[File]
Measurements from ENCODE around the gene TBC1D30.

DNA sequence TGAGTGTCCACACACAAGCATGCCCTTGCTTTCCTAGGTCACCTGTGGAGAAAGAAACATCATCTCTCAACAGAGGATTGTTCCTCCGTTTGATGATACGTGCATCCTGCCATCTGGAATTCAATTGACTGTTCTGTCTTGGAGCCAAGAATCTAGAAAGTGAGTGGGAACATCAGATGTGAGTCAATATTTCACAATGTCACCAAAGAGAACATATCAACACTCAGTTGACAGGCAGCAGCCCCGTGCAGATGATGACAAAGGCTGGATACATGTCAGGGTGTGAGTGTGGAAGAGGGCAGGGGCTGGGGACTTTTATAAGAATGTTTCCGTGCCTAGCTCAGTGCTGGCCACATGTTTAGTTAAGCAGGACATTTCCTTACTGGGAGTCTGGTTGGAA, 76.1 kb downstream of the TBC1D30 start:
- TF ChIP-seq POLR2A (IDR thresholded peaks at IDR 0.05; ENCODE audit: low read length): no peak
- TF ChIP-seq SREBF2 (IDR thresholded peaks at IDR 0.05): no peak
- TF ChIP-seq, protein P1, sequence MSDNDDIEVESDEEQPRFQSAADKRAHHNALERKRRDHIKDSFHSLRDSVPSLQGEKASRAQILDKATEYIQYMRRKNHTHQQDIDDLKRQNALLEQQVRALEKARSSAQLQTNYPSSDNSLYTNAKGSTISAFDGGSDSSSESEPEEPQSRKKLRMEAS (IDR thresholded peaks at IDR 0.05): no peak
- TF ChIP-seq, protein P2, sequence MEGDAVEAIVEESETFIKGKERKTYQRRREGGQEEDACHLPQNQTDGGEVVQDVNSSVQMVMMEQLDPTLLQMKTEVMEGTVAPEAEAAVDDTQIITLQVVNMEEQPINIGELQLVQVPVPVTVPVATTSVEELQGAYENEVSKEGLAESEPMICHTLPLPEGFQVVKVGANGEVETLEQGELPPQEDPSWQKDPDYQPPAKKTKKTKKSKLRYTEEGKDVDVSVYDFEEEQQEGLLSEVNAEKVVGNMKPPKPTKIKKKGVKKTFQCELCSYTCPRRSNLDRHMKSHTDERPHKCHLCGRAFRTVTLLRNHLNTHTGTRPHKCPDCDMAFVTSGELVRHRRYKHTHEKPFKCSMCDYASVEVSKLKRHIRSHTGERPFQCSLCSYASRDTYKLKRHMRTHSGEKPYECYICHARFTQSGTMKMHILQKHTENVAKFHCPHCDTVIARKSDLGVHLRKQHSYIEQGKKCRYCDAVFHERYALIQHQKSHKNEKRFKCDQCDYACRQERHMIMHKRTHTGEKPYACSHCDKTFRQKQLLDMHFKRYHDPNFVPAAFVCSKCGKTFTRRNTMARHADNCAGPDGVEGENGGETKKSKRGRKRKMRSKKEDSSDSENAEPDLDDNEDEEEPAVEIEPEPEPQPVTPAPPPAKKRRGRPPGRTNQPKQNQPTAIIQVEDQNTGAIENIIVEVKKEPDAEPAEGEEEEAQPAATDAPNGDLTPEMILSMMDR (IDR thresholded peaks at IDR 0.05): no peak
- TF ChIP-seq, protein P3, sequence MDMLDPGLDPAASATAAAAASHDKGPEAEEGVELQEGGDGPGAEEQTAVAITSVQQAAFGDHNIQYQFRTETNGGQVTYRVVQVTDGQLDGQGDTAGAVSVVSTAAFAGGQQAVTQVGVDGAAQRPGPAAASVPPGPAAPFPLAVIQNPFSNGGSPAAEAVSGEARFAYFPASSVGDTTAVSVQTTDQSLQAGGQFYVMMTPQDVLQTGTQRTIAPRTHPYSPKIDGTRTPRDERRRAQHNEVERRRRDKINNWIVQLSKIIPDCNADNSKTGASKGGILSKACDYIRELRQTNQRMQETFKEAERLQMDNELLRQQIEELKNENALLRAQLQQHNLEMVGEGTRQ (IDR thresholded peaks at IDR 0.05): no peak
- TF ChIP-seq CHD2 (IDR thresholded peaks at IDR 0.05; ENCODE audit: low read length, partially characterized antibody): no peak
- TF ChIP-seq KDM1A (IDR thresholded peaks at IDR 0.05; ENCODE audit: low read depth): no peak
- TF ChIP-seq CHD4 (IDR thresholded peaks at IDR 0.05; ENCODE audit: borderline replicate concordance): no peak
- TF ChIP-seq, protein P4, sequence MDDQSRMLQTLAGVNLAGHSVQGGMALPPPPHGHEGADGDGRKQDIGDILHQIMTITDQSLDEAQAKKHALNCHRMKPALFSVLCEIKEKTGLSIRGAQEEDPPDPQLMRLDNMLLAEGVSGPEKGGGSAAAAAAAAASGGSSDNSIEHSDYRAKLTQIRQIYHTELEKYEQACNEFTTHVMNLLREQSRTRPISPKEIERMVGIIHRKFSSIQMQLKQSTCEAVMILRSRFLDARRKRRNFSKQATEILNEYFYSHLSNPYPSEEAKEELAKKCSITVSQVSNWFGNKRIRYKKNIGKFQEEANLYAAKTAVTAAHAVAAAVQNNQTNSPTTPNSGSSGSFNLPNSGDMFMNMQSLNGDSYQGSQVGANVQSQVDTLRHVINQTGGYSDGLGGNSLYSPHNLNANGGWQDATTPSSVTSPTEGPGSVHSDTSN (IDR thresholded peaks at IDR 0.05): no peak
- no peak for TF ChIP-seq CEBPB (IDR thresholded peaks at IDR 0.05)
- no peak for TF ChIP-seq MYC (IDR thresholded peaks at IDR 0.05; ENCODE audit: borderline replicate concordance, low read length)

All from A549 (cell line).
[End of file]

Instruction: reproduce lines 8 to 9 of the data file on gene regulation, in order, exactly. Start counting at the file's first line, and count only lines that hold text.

- TF ChIP-seq CHD2 (IDR thresholded peaks at IDR 0.05; ENCODE audit: low read length, partially characterized antibody): no peak
- TF ChIP-seq KDM1A (IDR thresholded peaks at IDR 0.05; ENCODE audit: low read depth): no peak